So, as part of my PhD C&EE studies into distributed multi-modal alternative energy systems, using alternative energy power sources to mix and develop stable non-fossil-fuel entire energy networks, I decided I should probably put my money where my mouth is, at least personally.
Over the last year have been slowly replacing all my household lights (which were about 60 pct CFL 30 pct incandescent 10 pct halogen) with 100 pct LED lights. The modern ones are way brighter. And knowing my entire bathroom lighting uses 12 watts and my kitchen uses 40 watts (I have a lot of lights) is kind of cool. So now the amount of lights I have on is never more than 100 watts in the whole house (and that's for parties). Bought all the lights on sales at Fred Meyer and Costco, so they cost like $2 to $4 instead of $12 or $16.
Also replaced the 42 inch HDTV that blew (70 watts) with a new 32 inch HDTV that uses 7 watts. Had already done the computer devices, and now unplug the modems and other vampire devices.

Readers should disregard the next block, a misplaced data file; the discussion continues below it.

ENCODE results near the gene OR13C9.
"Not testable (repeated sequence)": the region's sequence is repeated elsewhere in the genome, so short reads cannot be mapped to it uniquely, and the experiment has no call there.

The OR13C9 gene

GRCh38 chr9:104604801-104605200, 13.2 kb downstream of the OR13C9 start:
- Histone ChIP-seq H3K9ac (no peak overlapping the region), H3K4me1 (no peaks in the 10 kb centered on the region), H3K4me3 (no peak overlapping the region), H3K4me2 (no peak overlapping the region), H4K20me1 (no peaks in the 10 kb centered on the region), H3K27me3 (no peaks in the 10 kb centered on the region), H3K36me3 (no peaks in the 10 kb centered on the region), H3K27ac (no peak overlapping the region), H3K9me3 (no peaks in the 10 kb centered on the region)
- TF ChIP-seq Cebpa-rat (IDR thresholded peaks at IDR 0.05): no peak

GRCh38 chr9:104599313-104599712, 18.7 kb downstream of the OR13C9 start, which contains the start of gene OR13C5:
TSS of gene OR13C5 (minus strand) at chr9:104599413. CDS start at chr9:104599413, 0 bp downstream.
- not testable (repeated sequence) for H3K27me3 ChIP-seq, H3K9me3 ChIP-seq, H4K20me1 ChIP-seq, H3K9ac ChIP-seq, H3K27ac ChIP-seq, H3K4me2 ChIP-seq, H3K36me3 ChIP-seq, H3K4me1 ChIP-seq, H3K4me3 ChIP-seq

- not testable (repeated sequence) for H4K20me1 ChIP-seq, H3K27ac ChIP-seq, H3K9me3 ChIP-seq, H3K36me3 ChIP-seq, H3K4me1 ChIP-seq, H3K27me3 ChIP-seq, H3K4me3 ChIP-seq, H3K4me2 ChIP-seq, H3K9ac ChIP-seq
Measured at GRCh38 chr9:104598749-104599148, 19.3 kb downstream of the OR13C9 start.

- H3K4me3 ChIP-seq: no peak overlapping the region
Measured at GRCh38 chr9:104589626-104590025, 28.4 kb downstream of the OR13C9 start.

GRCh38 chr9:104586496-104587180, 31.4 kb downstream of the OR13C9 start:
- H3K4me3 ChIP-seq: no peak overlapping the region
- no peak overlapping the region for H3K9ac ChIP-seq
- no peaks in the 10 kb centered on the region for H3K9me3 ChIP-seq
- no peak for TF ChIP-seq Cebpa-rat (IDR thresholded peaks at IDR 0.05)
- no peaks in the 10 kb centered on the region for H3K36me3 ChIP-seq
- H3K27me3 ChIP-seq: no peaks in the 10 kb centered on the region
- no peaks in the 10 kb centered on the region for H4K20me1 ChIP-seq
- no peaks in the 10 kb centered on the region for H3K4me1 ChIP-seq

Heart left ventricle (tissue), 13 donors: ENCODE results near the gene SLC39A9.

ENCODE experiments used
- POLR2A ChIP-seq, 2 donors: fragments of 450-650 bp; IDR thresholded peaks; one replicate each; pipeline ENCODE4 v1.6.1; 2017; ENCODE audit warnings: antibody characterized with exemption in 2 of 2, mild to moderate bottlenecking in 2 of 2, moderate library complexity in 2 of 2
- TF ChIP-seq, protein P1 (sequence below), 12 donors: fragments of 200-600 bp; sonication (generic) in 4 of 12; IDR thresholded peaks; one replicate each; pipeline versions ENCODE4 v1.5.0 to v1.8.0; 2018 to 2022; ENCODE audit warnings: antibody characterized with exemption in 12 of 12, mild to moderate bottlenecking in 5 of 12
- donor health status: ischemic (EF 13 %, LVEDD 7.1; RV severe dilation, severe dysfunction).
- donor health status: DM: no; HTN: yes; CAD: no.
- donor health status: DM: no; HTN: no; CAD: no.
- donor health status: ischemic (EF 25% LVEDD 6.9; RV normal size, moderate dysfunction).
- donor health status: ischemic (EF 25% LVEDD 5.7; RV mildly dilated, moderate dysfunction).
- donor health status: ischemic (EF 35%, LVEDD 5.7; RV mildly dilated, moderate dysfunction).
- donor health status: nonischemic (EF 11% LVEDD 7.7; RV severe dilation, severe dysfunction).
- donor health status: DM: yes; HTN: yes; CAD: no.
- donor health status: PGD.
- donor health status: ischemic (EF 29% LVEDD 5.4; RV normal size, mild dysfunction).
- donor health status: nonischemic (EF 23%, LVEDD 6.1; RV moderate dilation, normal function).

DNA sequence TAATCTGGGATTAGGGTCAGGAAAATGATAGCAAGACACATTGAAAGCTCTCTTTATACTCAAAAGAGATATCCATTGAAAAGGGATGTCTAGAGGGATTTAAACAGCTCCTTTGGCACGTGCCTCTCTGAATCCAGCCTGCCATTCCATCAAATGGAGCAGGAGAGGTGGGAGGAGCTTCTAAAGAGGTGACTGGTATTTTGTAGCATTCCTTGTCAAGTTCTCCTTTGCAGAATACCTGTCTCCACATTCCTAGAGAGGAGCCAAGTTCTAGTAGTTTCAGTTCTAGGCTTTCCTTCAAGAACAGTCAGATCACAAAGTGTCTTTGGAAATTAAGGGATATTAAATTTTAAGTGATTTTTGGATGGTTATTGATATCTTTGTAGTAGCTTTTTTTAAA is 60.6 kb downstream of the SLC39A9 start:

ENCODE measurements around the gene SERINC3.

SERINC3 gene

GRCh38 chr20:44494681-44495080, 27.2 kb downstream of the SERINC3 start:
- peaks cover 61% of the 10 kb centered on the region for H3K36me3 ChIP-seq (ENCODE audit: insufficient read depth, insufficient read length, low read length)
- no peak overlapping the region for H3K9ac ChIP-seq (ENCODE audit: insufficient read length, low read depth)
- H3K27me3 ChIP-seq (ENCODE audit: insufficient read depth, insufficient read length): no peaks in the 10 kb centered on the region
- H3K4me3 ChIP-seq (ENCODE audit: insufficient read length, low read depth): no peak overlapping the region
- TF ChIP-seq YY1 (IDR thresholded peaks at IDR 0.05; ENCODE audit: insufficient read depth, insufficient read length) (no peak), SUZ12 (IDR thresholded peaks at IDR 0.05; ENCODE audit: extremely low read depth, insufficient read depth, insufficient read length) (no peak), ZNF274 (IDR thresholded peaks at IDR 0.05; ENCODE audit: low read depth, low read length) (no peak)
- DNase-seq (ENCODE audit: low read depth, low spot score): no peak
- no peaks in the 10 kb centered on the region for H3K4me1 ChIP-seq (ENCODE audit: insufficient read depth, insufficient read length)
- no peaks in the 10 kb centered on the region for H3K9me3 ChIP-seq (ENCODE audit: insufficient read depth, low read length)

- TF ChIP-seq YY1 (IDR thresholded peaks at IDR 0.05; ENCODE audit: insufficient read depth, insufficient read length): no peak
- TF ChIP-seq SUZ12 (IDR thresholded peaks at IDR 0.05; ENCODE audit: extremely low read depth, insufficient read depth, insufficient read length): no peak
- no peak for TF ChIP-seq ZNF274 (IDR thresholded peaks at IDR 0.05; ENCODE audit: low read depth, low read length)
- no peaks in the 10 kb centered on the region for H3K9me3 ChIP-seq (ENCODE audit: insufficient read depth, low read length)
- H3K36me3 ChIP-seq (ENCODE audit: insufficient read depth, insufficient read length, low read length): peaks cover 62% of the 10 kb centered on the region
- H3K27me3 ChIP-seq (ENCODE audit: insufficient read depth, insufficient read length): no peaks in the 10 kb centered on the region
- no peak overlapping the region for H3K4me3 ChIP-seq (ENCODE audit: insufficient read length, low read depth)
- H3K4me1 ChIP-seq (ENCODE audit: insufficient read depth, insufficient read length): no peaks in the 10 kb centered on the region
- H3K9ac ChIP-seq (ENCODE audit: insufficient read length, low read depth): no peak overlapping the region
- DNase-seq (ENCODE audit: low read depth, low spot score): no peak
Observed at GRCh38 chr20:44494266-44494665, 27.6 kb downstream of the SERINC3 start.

Bought 4 solar units (basically, a solar panel, but they are part of large building arrays at Woodland Park Zoo, Seattle Aquarium, and a low income housing project, so they cost $300 total to buy instead of $3000 if you install on your property due to inspection, electric upgrades, permits and labor - cheaper in large 100-400 solar panel bulk as part of a new project, and my townhouse is north facing).
Had already been on 100 percent green energy - basic Seattle City Light electric, plus $24/month for 100 percent Green Up (buys wind power).
Replaced my 1999 fridge, washer, dryer with new energy efficient (Homburg? made in Germany, and Fisher for the fridge) ones. Surprised at how much that saved.
End result? Think I spent at most $6000 total for everything. But my current electric bill (and only just installed a bunch of this, and only got partial solar credit) is $6 instead of $104 (not counting solar units bought) on last bill.
Net result. Quieter, brighter, works better.